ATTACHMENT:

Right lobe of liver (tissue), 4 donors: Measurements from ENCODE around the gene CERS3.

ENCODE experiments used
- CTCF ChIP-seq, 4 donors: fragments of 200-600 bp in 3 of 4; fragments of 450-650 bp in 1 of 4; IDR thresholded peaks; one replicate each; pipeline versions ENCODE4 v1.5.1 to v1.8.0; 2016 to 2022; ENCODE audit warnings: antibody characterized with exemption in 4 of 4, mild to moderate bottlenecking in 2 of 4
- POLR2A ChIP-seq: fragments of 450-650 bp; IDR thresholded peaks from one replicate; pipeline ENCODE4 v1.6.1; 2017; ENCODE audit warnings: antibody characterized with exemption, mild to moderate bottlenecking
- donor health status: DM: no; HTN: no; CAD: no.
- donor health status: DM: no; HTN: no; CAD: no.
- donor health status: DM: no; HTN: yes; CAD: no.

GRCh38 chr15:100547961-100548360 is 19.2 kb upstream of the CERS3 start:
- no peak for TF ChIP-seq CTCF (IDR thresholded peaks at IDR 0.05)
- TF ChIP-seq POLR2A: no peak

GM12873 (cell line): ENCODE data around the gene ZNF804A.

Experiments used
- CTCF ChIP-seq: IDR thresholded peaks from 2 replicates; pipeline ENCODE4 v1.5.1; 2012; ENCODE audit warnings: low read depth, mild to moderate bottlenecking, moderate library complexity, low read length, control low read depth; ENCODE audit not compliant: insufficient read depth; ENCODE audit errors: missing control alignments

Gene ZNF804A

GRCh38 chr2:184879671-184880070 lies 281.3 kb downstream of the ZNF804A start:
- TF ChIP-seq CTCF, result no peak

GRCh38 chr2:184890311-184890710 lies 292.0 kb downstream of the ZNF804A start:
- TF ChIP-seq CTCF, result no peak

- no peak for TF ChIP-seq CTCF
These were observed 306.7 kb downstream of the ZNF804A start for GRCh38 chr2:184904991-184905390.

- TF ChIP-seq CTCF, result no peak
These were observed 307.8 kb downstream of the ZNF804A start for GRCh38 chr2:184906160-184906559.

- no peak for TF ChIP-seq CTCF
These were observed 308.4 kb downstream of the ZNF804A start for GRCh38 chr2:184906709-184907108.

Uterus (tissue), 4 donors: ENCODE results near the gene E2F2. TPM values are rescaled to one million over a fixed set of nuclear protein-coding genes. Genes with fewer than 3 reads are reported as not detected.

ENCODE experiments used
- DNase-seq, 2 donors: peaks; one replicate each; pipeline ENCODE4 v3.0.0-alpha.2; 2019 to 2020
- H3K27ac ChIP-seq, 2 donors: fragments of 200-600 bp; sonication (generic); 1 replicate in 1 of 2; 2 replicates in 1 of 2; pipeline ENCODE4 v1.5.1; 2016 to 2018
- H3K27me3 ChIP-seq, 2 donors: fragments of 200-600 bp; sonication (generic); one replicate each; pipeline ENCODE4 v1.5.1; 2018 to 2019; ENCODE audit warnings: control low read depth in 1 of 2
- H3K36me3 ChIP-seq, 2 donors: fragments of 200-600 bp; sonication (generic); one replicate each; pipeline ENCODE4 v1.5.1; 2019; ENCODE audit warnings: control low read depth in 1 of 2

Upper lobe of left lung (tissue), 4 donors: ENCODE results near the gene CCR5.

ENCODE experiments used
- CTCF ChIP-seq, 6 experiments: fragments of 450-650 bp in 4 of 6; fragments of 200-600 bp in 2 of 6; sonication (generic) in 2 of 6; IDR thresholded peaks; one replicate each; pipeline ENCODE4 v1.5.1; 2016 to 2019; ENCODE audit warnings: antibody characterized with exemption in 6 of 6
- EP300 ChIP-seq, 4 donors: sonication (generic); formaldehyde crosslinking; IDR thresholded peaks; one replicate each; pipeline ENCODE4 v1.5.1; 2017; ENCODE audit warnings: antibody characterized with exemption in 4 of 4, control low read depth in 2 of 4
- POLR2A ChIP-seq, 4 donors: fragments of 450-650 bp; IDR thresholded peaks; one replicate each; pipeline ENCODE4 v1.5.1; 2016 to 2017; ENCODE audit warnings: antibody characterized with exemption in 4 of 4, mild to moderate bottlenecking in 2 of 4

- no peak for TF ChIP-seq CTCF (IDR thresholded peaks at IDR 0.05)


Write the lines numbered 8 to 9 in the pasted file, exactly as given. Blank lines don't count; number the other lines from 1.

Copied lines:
GRCh38 chr15:100547961-100548360 is 19.2 kb upstream of the CERS3 start:
- no peak for TF ChIP-seq CTCF (IDR thresholded peaks at IDR 0.05)